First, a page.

The Court stated “[w]hile it is true that the complete takeover of Morpol by the applicant took place in several stages and involved various sellers, control was acquired by means of a single transaction and from just one seller, i.e. not from either various sellers or by means of a series of transactions.”
Marine Harvest further alleged the existence of a single concentration and claimed that the December 2012 acquisition and the subsequent public offer formed a unity. In this regard, the Court noted that the concept of ‘single concentration’ relates only to situations in which the change of the market structure (in this case the acquisition of control of a single company) is achieved by various transactions considered together, and not to situations in which such change is realized through a single transaction, as was the case.
The Court holds that that “the concept of a single concentration is not intended to apply in a situation in which sole de facto control of the only target company is acquired from one seller by means of a single initial private transaction, even where it is followed by a mandatory public offer.”
Proportionality of the fine
Marine Harvest further contested the amount of the fines imposed. It contends that it minimised any negative consequences from its infringement by “refraining from exercising its voting rights and keeping Morpol ring-fenced pending clearance by the Commission”.
According to the Court, such measures may have reduced the possible anticompetitive effect, however, they could not remove the risk of damage to competition caused by implementing the concentration before such clearance. The implemented merger could still have impacted the competitive interaction between Marine Harvest and Morpol. The Court cites e.g. the internalisation of a large share of Morpol’s profits and the possible influence on the resignation of the CEO of the former holding companies of Morpol.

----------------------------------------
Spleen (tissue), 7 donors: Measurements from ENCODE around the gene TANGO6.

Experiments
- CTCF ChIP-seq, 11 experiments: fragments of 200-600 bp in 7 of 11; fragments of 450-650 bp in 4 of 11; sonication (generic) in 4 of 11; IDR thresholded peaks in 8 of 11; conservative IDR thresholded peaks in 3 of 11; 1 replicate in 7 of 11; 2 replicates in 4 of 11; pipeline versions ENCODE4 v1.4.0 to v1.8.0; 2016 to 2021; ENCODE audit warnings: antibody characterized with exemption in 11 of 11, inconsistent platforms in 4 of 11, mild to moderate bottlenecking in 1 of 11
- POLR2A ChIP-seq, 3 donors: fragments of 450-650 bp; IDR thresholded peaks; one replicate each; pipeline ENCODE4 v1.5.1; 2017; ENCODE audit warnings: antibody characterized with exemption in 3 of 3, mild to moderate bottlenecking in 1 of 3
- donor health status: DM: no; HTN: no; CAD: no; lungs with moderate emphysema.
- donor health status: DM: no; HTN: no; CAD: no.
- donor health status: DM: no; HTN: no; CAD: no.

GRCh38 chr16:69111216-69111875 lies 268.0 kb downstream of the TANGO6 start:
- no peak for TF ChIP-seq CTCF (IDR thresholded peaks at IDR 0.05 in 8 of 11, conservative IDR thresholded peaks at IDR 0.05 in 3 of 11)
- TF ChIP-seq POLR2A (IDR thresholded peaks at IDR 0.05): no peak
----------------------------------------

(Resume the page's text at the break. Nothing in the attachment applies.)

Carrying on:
The Court in fine rejected the argument that the fines are disproportionate. It stated that the Commission set the fines at the low end of the permitted range, also considering that the fines should be sufficiently deterrent.
Three things one should take away from this judgment:
- The Court confirms the European Commission’s staunch stance against gun-jumping. High fines are imposed, irrespective of the fact that the transaction is ultimately cleared under the merger control procedure.
- The acquisition of a minority shareholding can in specific circumstances lead to an acquisition of de facto control which triggers a merger control notification and which cannot be implemented before obtaining clearance. Determining the exact moment of the acquisition of control can be particularly complex in case of a series of transactions.
- Refraining from exercising voting rights in the target company or ring-fencing the target company will not suffice to undo a gun-jumping infringement.
The full text of the Court’s judgement of 26 October 2017 can be found here.